The average heartbeat of a person per minute typically ranges between 60-100 beats. But there are instances when our heart beats faster than the normal range — such as after exercising, which can be normal. But occasionally a very fast heart rate is caused by a heart arrhythmia, which is a condition wherein the electrical signals to the heart responsible for the heartbeat are working improperly. People with heart arrhythmias may experience fluttering of the heart or a racing heart. This condition can be managed by various treatments, including a procedure called cardiac ablation.
Cardiac ablation, or catheter ablation, is a medical procedure that helps correct heart rhythm problems. The procedure is done through identifying and destroying abnormal electrical impulses in the heart that trigger or sustain an abnormal heart rhythm. In this way, we can stop the arrhythmia. Cardiac ablation is done by guiding small catheters into the heart of the patient usually via small punctures in the groin.
Who can benefit Cardiac Ablation?
Cardiac ablation can often be the first treatment option for heart arrhythmias.
This medical procedure will benefit people who have:
- Supraventricular tachycardia (SVT) is caused by a short circuit in the heart and is characterized by abnormally fast heartbeat.
- Atrial fibrillation or irregular and fast beating of the heart starting in the two upper chambers
- Ventricular tachycardia which is a dangerously fast heartbeat starting from the two lower chambers
- Tried medications in treating arrhythmia but are not successful
- Started feeling the adverse effects of taking arrhythmia medications
What to expect during Cardiac Ablation procedure?
Before the procedure, your doctor will require a series of tests to evaluate the condition of the heart and your overall condition for cardiac ablation. Your doctor will also explain further the purpose of getting cardiac ablation, its benefits, as well as the risks. During this time, you need to inform your physician if you are taking other medications and your medical history.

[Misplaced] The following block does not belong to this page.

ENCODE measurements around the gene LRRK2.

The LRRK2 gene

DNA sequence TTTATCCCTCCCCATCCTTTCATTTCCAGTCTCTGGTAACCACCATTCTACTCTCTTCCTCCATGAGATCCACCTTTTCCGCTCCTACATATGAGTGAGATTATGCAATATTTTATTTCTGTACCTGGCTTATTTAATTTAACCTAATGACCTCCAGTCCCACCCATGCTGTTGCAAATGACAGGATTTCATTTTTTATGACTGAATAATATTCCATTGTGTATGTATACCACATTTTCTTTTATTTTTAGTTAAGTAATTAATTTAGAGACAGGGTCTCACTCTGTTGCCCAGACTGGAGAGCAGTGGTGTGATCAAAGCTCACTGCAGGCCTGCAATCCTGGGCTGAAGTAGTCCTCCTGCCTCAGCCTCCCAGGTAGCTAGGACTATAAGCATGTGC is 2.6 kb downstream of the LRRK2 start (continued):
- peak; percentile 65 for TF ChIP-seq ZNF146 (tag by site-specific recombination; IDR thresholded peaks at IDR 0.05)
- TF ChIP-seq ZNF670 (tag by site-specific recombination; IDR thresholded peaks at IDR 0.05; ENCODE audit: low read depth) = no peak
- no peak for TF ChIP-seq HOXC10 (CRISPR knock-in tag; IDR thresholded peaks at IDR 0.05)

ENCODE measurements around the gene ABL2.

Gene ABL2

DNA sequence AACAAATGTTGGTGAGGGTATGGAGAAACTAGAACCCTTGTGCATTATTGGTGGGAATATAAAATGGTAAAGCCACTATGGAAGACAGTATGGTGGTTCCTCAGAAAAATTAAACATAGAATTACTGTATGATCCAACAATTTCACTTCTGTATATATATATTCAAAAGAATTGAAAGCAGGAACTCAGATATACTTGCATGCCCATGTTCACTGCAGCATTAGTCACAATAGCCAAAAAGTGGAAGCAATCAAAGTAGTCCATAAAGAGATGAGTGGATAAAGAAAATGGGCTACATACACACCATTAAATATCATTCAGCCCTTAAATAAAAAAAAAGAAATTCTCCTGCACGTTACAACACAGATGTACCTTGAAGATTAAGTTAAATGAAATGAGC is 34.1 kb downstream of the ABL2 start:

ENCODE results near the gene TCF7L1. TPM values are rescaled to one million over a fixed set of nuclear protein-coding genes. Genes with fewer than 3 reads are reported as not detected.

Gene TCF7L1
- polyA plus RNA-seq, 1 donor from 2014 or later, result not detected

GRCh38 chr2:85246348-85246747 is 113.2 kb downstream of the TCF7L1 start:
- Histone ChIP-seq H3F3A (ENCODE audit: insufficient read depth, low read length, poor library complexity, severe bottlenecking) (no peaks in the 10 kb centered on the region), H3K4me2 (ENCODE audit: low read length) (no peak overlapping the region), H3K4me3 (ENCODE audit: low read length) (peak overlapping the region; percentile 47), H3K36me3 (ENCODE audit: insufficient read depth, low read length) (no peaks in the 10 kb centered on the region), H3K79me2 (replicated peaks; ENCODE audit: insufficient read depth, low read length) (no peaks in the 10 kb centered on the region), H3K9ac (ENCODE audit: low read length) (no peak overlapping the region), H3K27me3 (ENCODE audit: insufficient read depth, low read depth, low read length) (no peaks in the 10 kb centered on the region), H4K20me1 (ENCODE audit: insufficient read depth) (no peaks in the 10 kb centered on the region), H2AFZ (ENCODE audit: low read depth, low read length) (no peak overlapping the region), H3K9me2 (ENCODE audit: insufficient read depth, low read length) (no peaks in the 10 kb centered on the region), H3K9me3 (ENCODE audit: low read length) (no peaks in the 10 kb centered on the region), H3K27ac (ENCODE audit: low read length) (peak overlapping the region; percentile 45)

During the procedure, you will be under sedation. Then the doctor will start to insert a needle with a tube or sheath into the vein. Cardiac ablation may take 1-4 hours; you can either go home on the same day or stay longer for recovery depending on how your body reacts to the procedure.
What happens after Cardiac Ablation procedure?
It is normal to feel sore after the procedure, but it will eventually go away after a week and you can return to your usual daily activities. While the success rate of cardiac ablation is relatively high, there are still instances when patients are required to repeat the procedure. In order to prevent this from happening, it is important to keep your heart healthy. It will be important to continue medications as recommended by your doctor. It will also be important to make sure your blood pressure and blood sugars are under good control. Refrain from doing activities and consuming foods that may harm your heart. You may need to:
- Cut down your salt
- Be proactive
- Quit smoking and drinking alcohol
- Focus on a heart-friendly diet
- Maintain a healthy weight
- Reduce stress and negative emotions
For more information on Cardiac Ablation, contact us at Virginia Arrhythmia Consultants – 804-410-9749.